A fully functioning miniature steam engine sealed inside a glass case at St. Louis’ Union Station Hotel. There seemed to me something poignant about an object designed to travel and breathe finding itself confined in this way. (I grew up on Rev. W. Awdry’s Railway Series books, the best known character from which is Thomas the Tank Engine, and it stamped the idea of trains as living entities on my mind forever.)
Looking at the picture now makes me think of our present state of mass quarantine. I’m an introvert who is used to spending a great deal of time at home. I find a lack of social interaction comfortable. I love to travel and have new experiences, but I’m also happy to “sit quietly in a room alone.” (I don’t actually live alone, but I wanted to use the Blaise Pascal reference.) I am, therefore, blessed to say I don’t find social distancing overly difficult. I miss church, I miss sitting in a restaurant, and I miss having the option of a road trip, but the feelings don’t rise to the level of real discomfort. There are many, however, for whom those statements are not true, and I’m sure many people must feel like the engine in the above picture: suffocated in tight glass walls.
I’m thinking specifically of those in nursing homes or other care facilities. Isolation and loneliness among the elderly and infirm is a massive problem at the best of times. How much worse must the desperation be in a time when even the possibility of visitation is cut off and there’s no telling how long it will last? (I’m not necessarily disagreeing with the measures needed to reduce the risk of patients catching Coronavirus; I’m only discussing an adverse side effect.) What not only saddens me even more but also scares and enrages me is the first hand knowledge that many nursing homes cannot be trusted. Sadly, our healthcare has fallen into a state where patients are often no longer seen as people, and many of the people we trust with our health are more a hindrance than a help. In some cases the outside influence of family members or friends is the only thing that ensures the patient gets the care they need. What will those patients do now?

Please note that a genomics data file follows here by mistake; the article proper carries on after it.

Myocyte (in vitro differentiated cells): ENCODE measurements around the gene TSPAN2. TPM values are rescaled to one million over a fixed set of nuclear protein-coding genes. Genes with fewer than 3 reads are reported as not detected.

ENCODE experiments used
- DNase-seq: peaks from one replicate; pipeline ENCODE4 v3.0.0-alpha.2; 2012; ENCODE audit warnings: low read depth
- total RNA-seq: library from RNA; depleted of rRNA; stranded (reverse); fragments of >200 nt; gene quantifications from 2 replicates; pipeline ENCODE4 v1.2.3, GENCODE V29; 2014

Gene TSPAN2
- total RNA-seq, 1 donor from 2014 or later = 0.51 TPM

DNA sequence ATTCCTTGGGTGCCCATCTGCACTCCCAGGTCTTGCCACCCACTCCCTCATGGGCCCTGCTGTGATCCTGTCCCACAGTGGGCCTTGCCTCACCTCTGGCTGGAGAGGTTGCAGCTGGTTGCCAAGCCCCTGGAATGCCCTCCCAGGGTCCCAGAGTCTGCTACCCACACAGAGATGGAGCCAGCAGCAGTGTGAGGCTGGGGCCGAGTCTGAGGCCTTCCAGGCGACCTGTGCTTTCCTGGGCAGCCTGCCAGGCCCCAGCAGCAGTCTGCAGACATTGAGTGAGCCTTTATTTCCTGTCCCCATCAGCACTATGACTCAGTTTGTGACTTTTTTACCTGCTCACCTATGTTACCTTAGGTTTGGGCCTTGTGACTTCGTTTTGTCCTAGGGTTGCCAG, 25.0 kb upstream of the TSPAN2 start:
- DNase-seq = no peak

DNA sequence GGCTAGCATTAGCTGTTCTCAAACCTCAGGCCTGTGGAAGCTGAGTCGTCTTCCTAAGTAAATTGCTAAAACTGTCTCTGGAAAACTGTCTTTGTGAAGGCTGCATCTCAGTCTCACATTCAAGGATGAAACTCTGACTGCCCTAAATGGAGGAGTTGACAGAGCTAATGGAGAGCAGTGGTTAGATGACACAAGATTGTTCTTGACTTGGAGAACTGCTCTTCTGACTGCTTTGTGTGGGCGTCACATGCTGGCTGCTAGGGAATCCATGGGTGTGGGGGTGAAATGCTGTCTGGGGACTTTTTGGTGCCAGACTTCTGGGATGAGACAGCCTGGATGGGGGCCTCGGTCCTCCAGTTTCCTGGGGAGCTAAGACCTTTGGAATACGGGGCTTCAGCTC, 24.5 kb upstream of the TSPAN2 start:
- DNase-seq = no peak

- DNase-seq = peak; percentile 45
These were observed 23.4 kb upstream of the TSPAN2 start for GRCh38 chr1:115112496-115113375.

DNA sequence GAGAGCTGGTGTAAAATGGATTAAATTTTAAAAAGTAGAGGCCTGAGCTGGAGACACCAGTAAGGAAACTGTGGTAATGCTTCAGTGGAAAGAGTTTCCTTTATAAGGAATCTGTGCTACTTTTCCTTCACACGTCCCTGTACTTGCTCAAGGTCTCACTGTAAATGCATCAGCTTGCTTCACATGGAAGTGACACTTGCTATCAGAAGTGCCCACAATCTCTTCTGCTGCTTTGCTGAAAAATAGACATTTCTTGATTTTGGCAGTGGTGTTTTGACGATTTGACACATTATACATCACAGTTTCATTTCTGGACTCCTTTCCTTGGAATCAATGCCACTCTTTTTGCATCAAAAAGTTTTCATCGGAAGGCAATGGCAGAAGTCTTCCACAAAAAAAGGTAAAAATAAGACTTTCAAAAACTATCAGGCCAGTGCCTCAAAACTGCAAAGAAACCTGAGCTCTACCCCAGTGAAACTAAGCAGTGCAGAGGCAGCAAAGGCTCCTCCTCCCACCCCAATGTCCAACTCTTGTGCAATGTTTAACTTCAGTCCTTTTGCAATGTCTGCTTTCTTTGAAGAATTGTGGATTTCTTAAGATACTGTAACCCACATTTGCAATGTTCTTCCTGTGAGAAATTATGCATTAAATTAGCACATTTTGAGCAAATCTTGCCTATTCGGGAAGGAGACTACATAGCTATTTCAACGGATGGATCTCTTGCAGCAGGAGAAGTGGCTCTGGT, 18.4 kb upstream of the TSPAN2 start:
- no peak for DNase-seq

Notice I’m not saying this is always the case. There is still good in the world – we do still have good caregivers, and they have my sincere admiration – but there is bad, too, and it will do damage if goes unchecked. That gnaws at me, and I had to express it.
I feel there is little I or anyone can do about any of this in the present situation, but as a writer, I can write, and that is something. We can write our legislators about improving the quality of care. We can write stories and poems that provide an escape for those struggling with isolation, or help spread awareness about issues. We can also write personal letters, to keep a sense of communication and connection alive.
That’s why I signed up to participate in the Alabama Contemporary Art Center’s Postcards from Quarantine project. The ACAC has put out a call for “volunteers to write postcards to the community’s [this project is localized to Mobile and Baldwin Counties in Alabama] most vulnerable residents: individuals quarantined in nursing homes, homeless shelters, half-way houses and the like.” They are also calling for artists to submit designs for the postcards on which those letters will be written. I believe all designs submitted will be displayed in an online gallery, and the 10 designers whose work is used on the cards will receive a cash prize.
If I have readers who live in Mobile or Baldwin County, I’m asking those readers to please consider taking part in this program. Artists who live elsewhere can also submit designs and be featured on the ACAC’s online gallery, but are not eligible to win the art competition. I don’t know if those outside Mobile and Baldwin can sign up to be pen pals, but the website I’ve linked to above provides contact information for enquiries. Wherever you are, if an agency in your area is running a similar project, I’m also asking you to consider taking part in their version of this. The service is very needed.
Thank you for reading.